Online peer-to-peer lending platform Funding Circle is reportedly set to make an Initial Public Offering (IPO) in London in the coming months at a valuation as high as £2bn ($2.6bn). The company, which matches lenders with small businesses, was founded in 2010 by Samir Desai, Andrew Mullinger and James Meekings.

The platform has arranged £4.5bn ($6bn) in loans for SMEs in the UK, US, Germany and the Netherlands, with numbers growing fast: £1.26m in loans were facilitate in 2017 alone.

$2 billion - Potential Funding Circle valuation at IPO

Funding Circle is one of the UK’s few unicorns (tech companies valued over $1bn). The platform became the fifth highest funded tech company in the UK in January 2017, when it’s total funding reached over $400m. Funding Circle says those that have provided loans through the platform have earned an average annual net return of 6.4% since 2010.

With many fintech players set to float globally this year, some have warned of over-generous funding-round valuations, particularly for those, like Funding Circle, that offer platforms rather than true new technology. The firm was valued at just £1bn ($1.3bn) a year ago.

“£2bn for a business generating only something around £100m of revenue annually, even if it's growing at its current rate of around 50 per cent, is an awfully big sticker price for any industry.” - Victor Basta, managing director, Magister Advisors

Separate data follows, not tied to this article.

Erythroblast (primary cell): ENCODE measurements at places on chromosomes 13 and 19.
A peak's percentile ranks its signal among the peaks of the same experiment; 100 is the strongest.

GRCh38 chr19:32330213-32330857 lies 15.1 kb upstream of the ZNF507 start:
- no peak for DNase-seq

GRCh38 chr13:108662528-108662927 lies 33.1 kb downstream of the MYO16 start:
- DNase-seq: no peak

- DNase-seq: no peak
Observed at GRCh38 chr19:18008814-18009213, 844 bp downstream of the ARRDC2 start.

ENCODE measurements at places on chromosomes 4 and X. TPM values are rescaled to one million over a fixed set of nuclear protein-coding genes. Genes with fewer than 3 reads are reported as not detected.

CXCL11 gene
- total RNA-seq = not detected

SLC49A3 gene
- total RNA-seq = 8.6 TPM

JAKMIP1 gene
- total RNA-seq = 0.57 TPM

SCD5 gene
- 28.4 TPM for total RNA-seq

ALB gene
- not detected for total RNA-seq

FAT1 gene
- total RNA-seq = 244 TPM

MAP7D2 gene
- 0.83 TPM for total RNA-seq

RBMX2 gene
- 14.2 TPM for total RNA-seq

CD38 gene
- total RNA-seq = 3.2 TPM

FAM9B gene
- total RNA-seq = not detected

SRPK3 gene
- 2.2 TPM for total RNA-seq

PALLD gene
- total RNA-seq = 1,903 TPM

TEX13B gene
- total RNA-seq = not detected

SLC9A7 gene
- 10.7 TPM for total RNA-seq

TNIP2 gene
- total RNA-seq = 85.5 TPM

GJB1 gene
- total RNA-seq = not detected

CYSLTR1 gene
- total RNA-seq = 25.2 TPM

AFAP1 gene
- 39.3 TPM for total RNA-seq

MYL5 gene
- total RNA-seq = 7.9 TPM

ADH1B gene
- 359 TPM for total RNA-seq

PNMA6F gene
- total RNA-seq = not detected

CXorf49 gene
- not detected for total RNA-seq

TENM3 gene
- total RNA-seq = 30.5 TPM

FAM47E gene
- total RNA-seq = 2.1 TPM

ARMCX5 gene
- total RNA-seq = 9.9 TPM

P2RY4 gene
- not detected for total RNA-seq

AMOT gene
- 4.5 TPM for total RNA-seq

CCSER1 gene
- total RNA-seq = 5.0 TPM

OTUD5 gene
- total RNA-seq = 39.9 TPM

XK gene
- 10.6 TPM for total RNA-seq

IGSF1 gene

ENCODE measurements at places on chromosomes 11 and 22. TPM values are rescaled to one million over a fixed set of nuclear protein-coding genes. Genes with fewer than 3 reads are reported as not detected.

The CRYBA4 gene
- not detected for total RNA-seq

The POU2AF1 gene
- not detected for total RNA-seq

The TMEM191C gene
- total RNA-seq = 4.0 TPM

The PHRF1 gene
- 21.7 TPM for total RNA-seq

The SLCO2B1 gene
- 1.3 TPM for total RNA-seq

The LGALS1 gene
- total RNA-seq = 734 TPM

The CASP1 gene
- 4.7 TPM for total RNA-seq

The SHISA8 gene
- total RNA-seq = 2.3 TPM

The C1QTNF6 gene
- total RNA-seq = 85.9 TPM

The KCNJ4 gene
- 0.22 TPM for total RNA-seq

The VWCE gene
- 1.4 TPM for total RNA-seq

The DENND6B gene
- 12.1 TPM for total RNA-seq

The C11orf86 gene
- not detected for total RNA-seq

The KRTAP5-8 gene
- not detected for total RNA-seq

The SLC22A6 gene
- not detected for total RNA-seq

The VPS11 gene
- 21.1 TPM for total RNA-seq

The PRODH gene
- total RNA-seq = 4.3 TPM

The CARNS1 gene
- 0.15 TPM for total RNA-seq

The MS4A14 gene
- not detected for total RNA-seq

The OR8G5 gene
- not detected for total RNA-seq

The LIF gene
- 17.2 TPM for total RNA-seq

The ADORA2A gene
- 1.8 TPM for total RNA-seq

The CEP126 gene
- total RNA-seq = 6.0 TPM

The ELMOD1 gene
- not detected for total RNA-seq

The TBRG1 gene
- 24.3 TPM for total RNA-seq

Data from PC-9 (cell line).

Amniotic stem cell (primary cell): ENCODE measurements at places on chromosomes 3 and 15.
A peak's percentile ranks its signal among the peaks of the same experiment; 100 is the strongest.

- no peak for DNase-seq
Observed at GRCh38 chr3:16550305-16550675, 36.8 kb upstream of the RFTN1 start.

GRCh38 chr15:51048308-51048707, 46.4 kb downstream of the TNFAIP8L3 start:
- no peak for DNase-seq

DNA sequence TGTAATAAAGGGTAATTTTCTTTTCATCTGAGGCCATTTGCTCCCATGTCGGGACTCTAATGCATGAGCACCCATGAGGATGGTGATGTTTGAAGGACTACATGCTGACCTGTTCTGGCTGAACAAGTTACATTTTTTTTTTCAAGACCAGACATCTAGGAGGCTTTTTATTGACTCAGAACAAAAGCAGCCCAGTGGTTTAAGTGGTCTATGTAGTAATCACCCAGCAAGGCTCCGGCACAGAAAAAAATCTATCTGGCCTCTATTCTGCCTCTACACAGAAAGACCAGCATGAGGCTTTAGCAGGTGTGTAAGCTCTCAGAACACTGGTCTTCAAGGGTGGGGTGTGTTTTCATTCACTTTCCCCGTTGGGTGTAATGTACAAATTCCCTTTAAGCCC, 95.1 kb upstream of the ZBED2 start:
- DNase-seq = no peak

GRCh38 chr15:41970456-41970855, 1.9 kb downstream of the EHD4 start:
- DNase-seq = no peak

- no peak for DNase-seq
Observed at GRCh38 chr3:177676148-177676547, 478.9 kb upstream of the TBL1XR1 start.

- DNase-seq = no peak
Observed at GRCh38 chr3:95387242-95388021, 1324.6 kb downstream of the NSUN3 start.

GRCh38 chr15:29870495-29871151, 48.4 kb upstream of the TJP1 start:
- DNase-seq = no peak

Commenting on Funding Circle’s latest valuation in an FT column, Victor Basta, managing director at Magister Advisors, said: “£2bn for a business generating only something around £100m of revenue annually, even if it's growing at its current rate of around 50 per cent, is an awfully big sticker price for any industry. That amounts to over 16x revenue – for perspective, Google and PayPal are both valued at only 7x revenue.”

US online lending companies that offer a similar service to Funding Circle haven’t fared well since their IPOs. Both LendingClub (LC) and OnDeck (ONDK) went public in 2014 at $5.4bn and $1.3bn respectively, the valuations of both have since plummeted by over 70%.

Part of the US problem has been lack of regulation however; LendingClub has been marred by a series of scandals and investigations since its IPO that have driven down its price. Funding Circle on the other hand has long been regulated by the Financial Conduct Authority, removing any risk of such outcome for the British firm.

And given the strong year on year growth in facilitated loans, along with strong government support, things should look positive for Funding Circle post float. The company also recently expanded its ISA offering (first launched in 2017, it’s had £90m plugged into it so far), enabling anyone to convert their traditional ISA to a Funding Circle ISA.

“This listing is a catalyst for the industry to be taken more seriously,” - Christian Faes, co-founder, LendInvest

Funding Circle has appointed Bank of America Merrill Lynch, Goldman Sachs, Morgan Stanley and Numis Securities to broker the deal.

Observers say the float could trigger more fintech IPOs in London this year. “This listing is a catalyst for the industry to be taken more seriously,” Christian Faes, the co-founder of property investment platform LendInvest told Bloomberg in March. “Businesses like ours aspire to be publicly listed, and I think this does pave the way for other offerings.”

Those eyeing up a potential London IPO in 2018 or 2019 include money sending platform Transferwise and digital challenger bank Revolut, currently valued at $1.6bn and $1.7bn respectively.